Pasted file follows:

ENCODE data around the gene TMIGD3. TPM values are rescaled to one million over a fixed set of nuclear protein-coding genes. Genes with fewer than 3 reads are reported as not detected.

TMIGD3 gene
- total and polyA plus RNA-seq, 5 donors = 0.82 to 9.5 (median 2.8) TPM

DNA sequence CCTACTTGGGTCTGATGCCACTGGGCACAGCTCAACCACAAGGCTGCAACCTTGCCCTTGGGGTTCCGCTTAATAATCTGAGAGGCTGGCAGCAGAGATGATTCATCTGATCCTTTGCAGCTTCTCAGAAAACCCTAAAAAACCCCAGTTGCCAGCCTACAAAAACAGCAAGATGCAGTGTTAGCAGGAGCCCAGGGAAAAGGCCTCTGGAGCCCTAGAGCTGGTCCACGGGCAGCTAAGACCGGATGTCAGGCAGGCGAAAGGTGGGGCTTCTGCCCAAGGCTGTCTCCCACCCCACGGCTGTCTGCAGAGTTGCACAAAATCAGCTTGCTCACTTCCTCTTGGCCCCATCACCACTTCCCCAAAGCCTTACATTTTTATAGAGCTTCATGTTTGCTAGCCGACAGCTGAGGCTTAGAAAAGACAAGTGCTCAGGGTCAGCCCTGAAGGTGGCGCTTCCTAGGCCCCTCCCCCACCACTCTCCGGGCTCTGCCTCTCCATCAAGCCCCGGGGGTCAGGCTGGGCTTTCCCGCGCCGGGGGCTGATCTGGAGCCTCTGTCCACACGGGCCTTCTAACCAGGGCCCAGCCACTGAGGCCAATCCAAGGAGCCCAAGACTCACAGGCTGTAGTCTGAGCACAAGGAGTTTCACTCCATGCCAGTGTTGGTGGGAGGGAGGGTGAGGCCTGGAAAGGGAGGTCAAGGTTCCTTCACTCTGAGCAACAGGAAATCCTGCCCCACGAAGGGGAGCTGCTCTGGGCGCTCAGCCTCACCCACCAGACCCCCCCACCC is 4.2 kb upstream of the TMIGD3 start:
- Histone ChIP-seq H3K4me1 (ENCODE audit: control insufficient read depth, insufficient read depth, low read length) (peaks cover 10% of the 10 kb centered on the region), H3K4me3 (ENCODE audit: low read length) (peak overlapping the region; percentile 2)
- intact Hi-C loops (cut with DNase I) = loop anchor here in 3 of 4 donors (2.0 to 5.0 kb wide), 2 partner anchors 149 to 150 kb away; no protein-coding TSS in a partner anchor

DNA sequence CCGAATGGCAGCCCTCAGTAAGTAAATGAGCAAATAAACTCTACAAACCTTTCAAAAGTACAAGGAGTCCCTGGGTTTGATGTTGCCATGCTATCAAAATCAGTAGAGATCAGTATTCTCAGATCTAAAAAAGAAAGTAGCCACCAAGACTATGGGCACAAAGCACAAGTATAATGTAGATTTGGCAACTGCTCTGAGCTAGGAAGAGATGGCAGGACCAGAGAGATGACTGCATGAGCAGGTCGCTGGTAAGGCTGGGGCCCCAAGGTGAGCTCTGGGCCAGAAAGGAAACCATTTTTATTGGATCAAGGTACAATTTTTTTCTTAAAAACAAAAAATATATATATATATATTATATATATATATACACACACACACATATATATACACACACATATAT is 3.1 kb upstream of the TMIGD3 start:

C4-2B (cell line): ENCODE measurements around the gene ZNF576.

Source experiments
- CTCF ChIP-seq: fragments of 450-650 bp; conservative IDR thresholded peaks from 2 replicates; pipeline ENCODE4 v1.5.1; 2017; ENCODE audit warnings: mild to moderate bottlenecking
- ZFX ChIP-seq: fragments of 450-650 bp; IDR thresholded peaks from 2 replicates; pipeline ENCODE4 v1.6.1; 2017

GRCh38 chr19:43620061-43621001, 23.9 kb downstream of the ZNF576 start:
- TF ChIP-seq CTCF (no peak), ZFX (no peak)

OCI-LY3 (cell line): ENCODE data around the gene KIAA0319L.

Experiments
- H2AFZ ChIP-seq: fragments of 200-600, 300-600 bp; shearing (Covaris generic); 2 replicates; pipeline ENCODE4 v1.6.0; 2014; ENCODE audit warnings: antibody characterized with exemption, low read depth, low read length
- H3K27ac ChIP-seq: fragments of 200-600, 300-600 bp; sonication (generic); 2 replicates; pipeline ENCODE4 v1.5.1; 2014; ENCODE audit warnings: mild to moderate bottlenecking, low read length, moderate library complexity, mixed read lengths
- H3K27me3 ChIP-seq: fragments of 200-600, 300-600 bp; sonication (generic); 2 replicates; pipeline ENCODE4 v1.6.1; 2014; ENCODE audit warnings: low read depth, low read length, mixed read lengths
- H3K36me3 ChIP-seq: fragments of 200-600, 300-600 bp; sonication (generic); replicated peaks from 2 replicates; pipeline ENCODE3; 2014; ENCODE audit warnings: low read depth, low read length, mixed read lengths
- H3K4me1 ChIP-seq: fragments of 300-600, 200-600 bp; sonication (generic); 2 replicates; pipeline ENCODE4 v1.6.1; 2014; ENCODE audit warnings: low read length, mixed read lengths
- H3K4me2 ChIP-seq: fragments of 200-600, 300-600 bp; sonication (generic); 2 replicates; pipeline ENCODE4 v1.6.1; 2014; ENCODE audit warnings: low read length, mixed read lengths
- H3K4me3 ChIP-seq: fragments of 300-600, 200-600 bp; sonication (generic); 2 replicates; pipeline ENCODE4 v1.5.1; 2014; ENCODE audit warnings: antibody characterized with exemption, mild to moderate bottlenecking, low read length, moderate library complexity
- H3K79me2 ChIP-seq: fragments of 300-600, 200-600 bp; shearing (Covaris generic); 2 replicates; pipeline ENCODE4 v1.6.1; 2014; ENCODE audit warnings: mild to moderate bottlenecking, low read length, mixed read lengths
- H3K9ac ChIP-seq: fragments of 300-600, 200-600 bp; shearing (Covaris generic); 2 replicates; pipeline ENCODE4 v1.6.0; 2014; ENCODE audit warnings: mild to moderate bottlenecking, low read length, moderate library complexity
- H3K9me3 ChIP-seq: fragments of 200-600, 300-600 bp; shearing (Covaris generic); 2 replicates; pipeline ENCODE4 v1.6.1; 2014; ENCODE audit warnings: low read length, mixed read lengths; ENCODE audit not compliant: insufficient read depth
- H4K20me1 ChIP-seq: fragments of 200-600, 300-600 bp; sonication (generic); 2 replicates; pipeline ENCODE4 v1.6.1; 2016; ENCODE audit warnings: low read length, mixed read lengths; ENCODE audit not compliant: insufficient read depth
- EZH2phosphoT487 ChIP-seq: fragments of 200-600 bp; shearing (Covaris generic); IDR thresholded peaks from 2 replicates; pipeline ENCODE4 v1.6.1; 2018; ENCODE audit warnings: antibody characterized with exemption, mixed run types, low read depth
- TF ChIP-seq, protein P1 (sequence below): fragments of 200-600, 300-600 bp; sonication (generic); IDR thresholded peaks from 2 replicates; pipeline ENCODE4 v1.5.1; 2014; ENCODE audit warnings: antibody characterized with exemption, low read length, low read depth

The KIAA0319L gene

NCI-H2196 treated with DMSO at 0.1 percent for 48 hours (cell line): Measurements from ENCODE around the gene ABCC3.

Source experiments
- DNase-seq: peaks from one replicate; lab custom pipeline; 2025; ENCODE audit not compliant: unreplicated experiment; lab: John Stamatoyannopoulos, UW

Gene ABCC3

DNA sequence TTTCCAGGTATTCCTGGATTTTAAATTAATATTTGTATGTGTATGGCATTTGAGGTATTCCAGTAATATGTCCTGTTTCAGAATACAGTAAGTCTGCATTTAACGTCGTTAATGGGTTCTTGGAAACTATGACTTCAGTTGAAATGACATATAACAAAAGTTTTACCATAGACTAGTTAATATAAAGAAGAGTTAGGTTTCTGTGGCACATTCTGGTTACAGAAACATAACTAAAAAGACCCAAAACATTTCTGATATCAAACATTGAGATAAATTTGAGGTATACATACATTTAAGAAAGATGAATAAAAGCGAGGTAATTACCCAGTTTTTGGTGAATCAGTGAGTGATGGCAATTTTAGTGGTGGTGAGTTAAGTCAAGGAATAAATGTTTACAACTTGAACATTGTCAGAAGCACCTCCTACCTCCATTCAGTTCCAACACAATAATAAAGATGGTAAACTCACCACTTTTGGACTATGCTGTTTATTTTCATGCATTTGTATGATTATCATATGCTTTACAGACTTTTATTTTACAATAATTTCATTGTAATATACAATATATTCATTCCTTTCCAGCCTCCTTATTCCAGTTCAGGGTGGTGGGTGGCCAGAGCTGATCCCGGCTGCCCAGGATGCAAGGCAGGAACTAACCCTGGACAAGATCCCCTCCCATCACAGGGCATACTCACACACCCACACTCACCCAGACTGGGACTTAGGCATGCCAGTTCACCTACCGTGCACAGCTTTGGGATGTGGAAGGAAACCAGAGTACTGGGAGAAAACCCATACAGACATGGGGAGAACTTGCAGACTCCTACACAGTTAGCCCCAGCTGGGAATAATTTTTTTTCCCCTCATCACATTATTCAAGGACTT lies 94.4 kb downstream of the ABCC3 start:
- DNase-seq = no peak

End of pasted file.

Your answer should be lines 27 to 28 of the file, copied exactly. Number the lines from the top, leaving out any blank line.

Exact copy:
- EZH2phosphoT487 ChIP-seq: fragments of 200-600 bp; shearing (Covaris generic); IDR thresholded peaks from 2 replicates; pipeline ENCODE4 v1.6.1; 2018; ENCODE audit warnings: antibody characterized with exemption, mixed run types, low read depth
- TF ChIP-seq, protein P1 (sequence below): fragments of 200-600, 300-600 bp; sonication (generic); IDR thresholded peaks from 2 replicates; pipeline ENCODE4 v1.5.1; 2014; ENCODE audit warnings: antibody characterized with exemption, low read length, low read depth